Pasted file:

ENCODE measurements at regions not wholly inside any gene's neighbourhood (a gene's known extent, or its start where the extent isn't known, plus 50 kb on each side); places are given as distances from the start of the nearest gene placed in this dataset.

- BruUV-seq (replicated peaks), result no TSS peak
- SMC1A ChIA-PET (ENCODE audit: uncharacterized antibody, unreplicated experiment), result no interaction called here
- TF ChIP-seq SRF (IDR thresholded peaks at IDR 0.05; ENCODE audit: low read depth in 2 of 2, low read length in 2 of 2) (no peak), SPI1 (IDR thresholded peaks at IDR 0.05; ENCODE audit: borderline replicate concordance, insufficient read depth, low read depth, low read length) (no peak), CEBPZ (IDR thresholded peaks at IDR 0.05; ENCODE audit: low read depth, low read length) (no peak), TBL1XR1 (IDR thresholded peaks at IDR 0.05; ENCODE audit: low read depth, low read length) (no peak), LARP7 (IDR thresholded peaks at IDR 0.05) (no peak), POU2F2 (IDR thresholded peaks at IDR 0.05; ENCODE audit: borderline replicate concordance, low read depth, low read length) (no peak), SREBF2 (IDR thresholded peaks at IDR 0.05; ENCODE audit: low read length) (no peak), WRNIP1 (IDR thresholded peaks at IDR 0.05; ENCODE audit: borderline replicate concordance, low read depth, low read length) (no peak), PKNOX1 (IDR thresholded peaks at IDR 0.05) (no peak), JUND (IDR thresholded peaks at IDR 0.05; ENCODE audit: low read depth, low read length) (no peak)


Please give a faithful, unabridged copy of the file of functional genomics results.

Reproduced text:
ENCODE measurements at regions not wholly inside any gene's neighbourhood (a gene's known extent, or its start where the extent isn't known, plus 50 kb on each side); places are given as distances from the start of the nearest gene placed in this dataset.

- BruUV-seq (replicated peaks), result no TSS peak
- SMC1A ChIA-PET (ENCODE audit: uncharacterized antibody, unreplicated experiment), result no interaction called here
- TF ChIP-seq SRF (IDR thresholded peaks at IDR 0.05; ENCODE audit: low read depth in 2 of 2, low read length in 2 of 2) (no peak), SPI1 (IDR thresholded peaks at IDR 0.05; ENCODE audit: borderline replicate concordance, insufficient read depth, low read depth, low read length) (no peak), CEBPZ (IDR thresholded peaks at IDR 0.05; ENCODE audit: low read depth, low read length) (no peak), TBL1XR1 (IDR thresholded peaks at IDR 0.05; ENCODE audit: low read depth, low read length) (no peak), LARP7 (IDR thresholded peaks at IDR 0.05) (no peak), POU2F2 (IDR thresholded peaks at IDR 0.05; ENCODE audit: borderline replicate concordance, low read depth, low read length) (no peak), SREBF2 (IDR thresholded peaks at IDR 0.05; ENCODE audit: low read length) (no peak), WRNIP1 (IDR thresholded peaks at IDR 0.05; ENCODE audit: borderline replicate concordance, low read depth, low read length) (no peak), PKNOX1 (IDR thresholded peaks at IDR 0.05) (no peak), JUND (IDR thresholded peaks at IDR 0.05; ENCODE audit: low read depth, low read length) (no peak)